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  1. #1

    Default FATHOM CCR Review

    Fathom CCR Review

    Author with Fathom rebreather before a recent dive at Madison Blue Springs.

    FOREWARD/DISCLAIMER: In the interest of full disclosure, Charlie Roberson, the designer of the Fathom is a good friend and dive buddy. My unit, No. 003, is one of the first generation units made and I did get a ?keyman? discount on the unit for being an early adopter. However, I have no financial interest in the success of the unit or any other skin in the game apart from wanting to see a friend do well selling what I think is a great product. I originally wrote this review back in 2016 but never ended up publishing it, since I wanted to wait until the Fathom was ready for public release. The Fathom CCR made its debut at the 2017 DEMA show, with the new Gen. 2 head with integrated HUD and I felt the timing was right to share my opinions and experiences with this unit. ? Bob


    I guess it was time to get a rebreather. Ok, let me back up, start at the beginning.

    I started cave diving and quickly found the advantages of diving a ?Hogarthian? backmount cave diving setup in terms of simplicity and streamlining. Based on my experience, the more simple and streamlined your gear is the more enjoyable and safe your diving will be. After a few hundred cave dives in that setup I became interested in exploration opportunities that demanded a sidemount configuration. Applying the things I learned from all those backmount dives, I put together what I felt was a simple and streamlined sidemount diving setup. Low pressure 120 ?water heaters? cranked with ?cave fills? gave me a lot of gas to do a lot of diving. I had a set of manifolded 120s for the deep trimix dives and a set of sidemount 120s for the shallower stuff. I moved from Gainesville to Tampa so I was farther from the springs and closer to ?the deep stuff.? Unfortunately once you leave Cave Country finding trimix on tap can be very difficult, and filling for a weekend dive became a one or two week plan in advance affair requiring lunchtime escapes from the office, but I managed.

    I was reluctant to make the move from open circuit to rebreather diving because I had a little bit of ?goldilocks syndrome? about the units that I was seeing at the dive sites and that friends were diving. Most of the people I saw diving rebreathers looked like they were working awfully hard dragging ponderous rigs through the water with hoses, counterlungs, canisters, cases, and other assorted ?stuff? jutting out all over the place. I had a list of ?must haves? and there was nothing I saw out there that was ticking all the boxes. I wanted something simple. I wanted something streamlined. So I watched as new units came and went with interest, but nothing ever gave me that ?gotta have it? feeling. Then about a year ago one of my main dive buddies, Charlie Roberson, showed up for some Madison Blue Springs exploration dives with something very unusual ? a home-made closed circuit rebreather he designed. He called it the Fathom CCR and watching the unit perform in the water I quickly got that ?gotta have it? feeling. I watched with interest as he used the Fathom CCR on some very impressive cave dives to Madison Blue Springs, Cathedral Canyon, Twin Dees, Lineater Spring, and many more.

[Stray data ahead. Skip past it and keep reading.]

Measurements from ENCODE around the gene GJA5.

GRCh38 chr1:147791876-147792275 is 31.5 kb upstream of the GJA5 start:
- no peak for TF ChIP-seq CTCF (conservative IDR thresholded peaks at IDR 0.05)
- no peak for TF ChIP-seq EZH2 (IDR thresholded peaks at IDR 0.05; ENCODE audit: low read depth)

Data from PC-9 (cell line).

Fathom developer Charlie Roberson in Cathedral Canyon.

    I?ve known Charlie since law school and he?s always been the extremely meticulous and procedural kind of diver that some people can?t appreciate but everyone needs in a dive buddy during any serious dive. I think if you?re going to be successful at this hobby you need to be a ?gear nerd? and obsessed with optimizing how your gear is configured and why. Charlie definitely has that meticulous nature in spades, and it shows in the Fathom CCR rebreather. The build quality is stellar without a burr or blemish to be found (until I started taking it diving and putting them on there). The design is simple and streamlined.

    The Fathom mCCR is simple. There are no electronic solenoids injecting anything into the rebreather that can fail open, fail shut, or give you too much or too little gas. There are no batteries that drive the rebreather than can quit. Oxygen addition is manually controlled by a needle valve built into the manifold that passes through and hangs at your right D-ring. Having worked at a couple fill stations this was super intuitive to me, it?s just like controlling the needle valve on an Oxygen tank and watching the analyzer respond when filling banked nitrox. Only instead of putting it in an array of bank bottles, it?s going into your breathing loop. When you dial it in and it matches your metabolic work load it is almost like magic underwater. Twist it up until your set-point stabilizes, dial it down if it?s climbing, tweak it a little during the dive, shoot a little extra O2 in when you need to bump it up - simple.

    Diluent addition is controlled by a manifold that passes through and hangs at your left D-ring. There?s a QC-6 female connector that you plug your off-board diluent into. I have pairs of sidemount configured LP120s, LP85s, and LP50s that I have filled with appropriate gases to cover the gamut of dive profiles. Push the button and the diluent goes into the canister. I also opted for the Automatic Diluent Valve (ADV) as this helps with descending and it makes maintaining minimum loop volume a piece of cake.